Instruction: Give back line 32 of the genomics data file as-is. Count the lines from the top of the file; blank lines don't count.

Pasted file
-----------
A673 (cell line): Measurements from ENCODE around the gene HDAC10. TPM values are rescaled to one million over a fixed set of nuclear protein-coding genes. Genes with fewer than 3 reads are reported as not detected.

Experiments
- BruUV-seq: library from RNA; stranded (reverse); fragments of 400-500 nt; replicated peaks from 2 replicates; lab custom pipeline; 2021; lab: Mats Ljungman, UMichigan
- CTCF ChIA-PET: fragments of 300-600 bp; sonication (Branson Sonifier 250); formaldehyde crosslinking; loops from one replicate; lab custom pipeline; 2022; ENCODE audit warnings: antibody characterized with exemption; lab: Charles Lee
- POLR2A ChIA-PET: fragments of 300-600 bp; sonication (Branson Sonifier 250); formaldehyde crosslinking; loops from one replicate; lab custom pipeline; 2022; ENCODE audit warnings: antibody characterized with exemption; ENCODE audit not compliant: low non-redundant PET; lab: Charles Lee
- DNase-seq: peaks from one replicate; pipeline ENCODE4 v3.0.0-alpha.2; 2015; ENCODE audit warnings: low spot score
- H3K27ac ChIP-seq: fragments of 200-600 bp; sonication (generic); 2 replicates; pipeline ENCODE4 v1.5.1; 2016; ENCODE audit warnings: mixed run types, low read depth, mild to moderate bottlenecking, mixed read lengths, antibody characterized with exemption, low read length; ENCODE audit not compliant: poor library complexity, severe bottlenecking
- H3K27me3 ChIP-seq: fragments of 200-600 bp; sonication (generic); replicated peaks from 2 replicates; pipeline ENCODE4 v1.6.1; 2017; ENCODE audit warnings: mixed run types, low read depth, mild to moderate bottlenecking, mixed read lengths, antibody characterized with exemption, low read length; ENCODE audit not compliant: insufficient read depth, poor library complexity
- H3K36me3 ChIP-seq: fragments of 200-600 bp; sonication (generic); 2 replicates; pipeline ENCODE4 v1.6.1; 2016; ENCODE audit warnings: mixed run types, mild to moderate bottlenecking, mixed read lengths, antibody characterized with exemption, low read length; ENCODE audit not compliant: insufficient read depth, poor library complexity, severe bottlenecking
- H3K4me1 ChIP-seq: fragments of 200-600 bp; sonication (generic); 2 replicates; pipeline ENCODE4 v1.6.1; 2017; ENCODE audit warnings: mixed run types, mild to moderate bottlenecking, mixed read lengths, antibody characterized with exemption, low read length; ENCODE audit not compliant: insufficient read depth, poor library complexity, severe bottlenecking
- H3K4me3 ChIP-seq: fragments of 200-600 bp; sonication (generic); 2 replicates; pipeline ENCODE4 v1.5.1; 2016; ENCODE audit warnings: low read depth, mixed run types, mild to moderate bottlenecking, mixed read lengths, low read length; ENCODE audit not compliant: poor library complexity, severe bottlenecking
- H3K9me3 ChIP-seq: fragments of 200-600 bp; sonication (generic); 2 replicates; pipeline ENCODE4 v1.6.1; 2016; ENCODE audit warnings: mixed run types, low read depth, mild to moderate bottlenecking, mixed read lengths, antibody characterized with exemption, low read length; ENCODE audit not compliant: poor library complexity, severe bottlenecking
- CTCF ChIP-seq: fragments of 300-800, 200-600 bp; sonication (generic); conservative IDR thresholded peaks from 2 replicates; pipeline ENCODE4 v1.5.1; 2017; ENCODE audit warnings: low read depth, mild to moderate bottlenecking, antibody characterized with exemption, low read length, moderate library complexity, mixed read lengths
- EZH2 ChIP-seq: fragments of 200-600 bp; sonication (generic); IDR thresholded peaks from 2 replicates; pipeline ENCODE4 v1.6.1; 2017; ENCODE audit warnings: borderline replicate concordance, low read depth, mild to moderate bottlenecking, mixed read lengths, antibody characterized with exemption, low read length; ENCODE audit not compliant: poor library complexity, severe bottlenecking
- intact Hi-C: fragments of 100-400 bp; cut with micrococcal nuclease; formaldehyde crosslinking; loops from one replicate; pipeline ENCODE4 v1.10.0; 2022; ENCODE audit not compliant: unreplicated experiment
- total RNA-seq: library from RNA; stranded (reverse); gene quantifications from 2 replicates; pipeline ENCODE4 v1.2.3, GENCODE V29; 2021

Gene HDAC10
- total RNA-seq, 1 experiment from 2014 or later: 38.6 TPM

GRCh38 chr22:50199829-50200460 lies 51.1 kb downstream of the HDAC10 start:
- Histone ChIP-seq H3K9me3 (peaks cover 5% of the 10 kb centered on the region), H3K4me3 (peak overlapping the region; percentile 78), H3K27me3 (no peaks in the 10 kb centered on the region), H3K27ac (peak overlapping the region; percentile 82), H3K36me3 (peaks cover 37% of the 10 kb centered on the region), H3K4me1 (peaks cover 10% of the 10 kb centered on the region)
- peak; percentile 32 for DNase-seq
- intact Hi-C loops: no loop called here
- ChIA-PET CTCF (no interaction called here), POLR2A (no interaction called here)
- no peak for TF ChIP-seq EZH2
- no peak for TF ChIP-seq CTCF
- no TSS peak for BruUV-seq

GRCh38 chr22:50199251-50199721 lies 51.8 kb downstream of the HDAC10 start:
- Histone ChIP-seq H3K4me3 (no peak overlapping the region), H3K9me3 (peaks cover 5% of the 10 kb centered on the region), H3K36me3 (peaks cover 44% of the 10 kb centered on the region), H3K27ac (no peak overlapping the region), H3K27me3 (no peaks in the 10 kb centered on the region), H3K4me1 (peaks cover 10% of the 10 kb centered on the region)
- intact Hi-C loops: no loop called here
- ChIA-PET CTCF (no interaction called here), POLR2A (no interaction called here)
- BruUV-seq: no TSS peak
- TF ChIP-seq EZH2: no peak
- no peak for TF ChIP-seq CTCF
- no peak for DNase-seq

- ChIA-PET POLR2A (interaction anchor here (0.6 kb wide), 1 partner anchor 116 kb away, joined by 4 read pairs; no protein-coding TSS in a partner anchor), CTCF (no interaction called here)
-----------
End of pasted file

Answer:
- TF ChIP-seq EZH2: no peak